Types of 529 Plans

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529s Insights

Types of 529 Plans

Aaron Levitt Feb 26, 2020


To help defray those costs many parents, grandparents and guardians have turned to 529 plans. Thanks to their many benefits, assets in the plans have exploded.

But not every 529 plan is the same, and there are two broad types that function similarly yet offer different outcomes.. Choosing the correct one for your beneficiaries’ college savings is critical in order to meet your goals. Read on to learn about both varieties and how to choose between the two.

Click here to learn more about 529 savings plan.


Two Main 529 Flavors


All in all, 529 plans are a wonderful way for parents (and others) to save for a child’s education needs. But in that saving, investors have two main flavors to choose from, with each offering different risks/rewards and outcomes based on a variety of plans chosen.

529 Savings Plans

When investors think about the odds of 529 plans, they are thinking about 529 savings plans. As the most common type, these state-sponsored plans allow investors to contribute money that is invested in a variety of ways. The master portfolios can include mutual funds and ETFs as well as bank deposits and CDs.

While plans vary by state and the underlying plan sponsor, most have so-called target-date options that adjust their holdings and become more conservative as the beneficiary gets closer to college age. In addition, many offer investors the chance to build custom portfolios of various asset classes to meet their goals. Savings plans can offer both active managed funds and indexed portfolios, or a combination of both. Costs vary by plan and the underlying asset class/fund chosen.

Want to learn more about mutual funds? Check out our mutual fund screener on MutualFunds.com to explore funds that meet your specific investment criteria.

The benefit to using savings plans is that investing – especially in stocks – has typically been the place to get higher returns over the long haul. This can potentially help defray more of the cost of college if investors start early enough. However, the risk is that the market could perform poorly during the savings period and you could end up with less money than when you started. So, having a properly diversified basket of assets is critical to reduce portfolio volatility, which may require more hand holding than investors want to do.

529 Prepaid Tuition Plans

Offered by only 12 states is a more conservative option called prepaid tuition plans. Essentially, these plans allow investors to buy future tuition prices with today’s dollars. If the price of college tuition at a state institution rises by 16%, the amount of prepaid tuition will increase to cover that cost. Prepaid tuition plans are guaranteed by the financial-backing power of each state. So, they can be thought of as a very conservative option.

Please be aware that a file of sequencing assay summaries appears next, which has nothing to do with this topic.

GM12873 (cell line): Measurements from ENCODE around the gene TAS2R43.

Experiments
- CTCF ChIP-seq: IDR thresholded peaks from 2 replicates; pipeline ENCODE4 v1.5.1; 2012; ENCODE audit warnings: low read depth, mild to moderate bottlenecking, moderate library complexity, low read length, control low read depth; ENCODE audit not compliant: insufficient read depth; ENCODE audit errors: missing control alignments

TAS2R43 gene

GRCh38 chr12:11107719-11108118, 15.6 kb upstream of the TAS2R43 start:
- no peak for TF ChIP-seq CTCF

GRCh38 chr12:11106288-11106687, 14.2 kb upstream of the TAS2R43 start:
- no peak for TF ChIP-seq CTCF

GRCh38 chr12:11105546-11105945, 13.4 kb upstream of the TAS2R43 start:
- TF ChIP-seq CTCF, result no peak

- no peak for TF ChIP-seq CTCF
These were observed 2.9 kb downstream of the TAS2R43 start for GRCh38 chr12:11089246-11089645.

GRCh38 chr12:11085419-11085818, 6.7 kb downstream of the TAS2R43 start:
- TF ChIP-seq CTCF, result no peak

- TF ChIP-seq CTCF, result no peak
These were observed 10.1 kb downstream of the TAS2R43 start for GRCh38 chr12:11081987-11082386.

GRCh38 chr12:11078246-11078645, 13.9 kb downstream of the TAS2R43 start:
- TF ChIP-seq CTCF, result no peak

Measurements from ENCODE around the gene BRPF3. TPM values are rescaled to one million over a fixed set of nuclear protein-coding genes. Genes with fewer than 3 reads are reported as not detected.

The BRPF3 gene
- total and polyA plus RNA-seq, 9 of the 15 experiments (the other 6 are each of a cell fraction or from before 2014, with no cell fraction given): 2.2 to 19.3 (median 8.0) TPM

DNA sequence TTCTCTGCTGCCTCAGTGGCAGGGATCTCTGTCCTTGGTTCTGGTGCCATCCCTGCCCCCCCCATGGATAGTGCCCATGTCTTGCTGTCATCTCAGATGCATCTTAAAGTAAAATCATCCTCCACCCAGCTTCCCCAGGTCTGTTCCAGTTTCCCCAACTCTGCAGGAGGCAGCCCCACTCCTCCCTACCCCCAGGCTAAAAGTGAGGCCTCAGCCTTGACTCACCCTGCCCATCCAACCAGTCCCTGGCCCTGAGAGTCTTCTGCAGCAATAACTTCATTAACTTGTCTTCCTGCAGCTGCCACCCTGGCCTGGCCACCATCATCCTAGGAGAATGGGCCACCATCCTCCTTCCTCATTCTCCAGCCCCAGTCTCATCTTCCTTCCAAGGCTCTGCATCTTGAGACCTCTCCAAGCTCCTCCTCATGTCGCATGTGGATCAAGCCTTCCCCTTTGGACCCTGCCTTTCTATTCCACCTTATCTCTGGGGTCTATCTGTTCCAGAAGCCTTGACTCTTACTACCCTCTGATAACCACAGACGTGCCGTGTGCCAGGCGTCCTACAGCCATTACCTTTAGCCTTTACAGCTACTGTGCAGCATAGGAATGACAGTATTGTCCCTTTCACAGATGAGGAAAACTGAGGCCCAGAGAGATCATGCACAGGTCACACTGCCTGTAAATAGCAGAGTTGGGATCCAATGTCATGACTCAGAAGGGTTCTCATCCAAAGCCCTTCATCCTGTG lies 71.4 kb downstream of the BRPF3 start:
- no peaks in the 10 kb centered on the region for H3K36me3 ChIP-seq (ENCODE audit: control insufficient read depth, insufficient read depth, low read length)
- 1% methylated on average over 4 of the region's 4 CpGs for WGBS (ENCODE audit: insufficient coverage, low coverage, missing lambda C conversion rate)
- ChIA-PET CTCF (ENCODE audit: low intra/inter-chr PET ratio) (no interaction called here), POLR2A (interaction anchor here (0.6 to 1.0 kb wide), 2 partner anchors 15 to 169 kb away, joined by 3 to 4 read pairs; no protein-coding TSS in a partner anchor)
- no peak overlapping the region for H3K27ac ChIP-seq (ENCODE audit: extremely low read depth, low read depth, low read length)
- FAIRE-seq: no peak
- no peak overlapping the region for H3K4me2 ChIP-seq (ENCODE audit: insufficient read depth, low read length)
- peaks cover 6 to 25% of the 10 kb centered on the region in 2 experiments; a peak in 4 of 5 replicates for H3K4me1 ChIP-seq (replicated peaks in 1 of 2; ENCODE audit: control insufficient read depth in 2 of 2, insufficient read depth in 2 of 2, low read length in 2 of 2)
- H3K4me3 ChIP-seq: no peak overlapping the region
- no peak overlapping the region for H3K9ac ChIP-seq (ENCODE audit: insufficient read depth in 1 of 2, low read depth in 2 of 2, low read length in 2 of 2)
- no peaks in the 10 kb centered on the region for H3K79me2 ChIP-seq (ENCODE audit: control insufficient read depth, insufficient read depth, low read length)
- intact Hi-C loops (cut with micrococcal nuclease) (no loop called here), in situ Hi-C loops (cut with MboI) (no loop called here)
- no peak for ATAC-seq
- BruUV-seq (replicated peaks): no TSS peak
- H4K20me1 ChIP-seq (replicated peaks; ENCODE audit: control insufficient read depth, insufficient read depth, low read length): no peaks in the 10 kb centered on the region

The win is that tuition has typically increased faster than rates of inflation. Prepaid plans will often outperform other conservative options – such as money-market funds, CDs and bank deposits – found inside 529 savings plans. This makes them a good choice for risk-averse investors or those with students attending college within just a few years.

However, there are some drawbacks to these plans. For one thing, you must be a resident of the sponsoring state and the student must attend a state university in the sponsoring state to get the maximum benefits from the plan. And while you can withdraw and use prepaid 529 plans for other schools, it can get complicated as some states only allow a one lump sum withdrawal under that scenario. Additionally, the guaranteed rate of gains is for specific in-state schools. That rate may not be enough if your child chooses to attend a private school or out-of-state college.

Check out our state plans section here to learn more about the rules and regulations pertaining to each U.S. state.

Finally, most prepaid plans only cover tuition for undergraduate study. Other college expenses such as room and board, healthcare costs, lab fees, and books are not covered. However, some do include graduate study and other fees. But each plan is different. The last kicker is that prepaid plans can’t be currently used for K-12 private school expenses.

In the end, the difference between the two plans comes down to risk/return and flexibility. Savings plans offer a lot of flexibility but come with market risk. Prepaid tuition plans are just the opposite. You get a guaranteed rate of return, but you need to make sure your student is willing to go to an in-state school of the sponsoring state to get the most bang for your buck.


The Bottom Line


Be sure to check out our 529 Insights section here to learn more about 529 plans.

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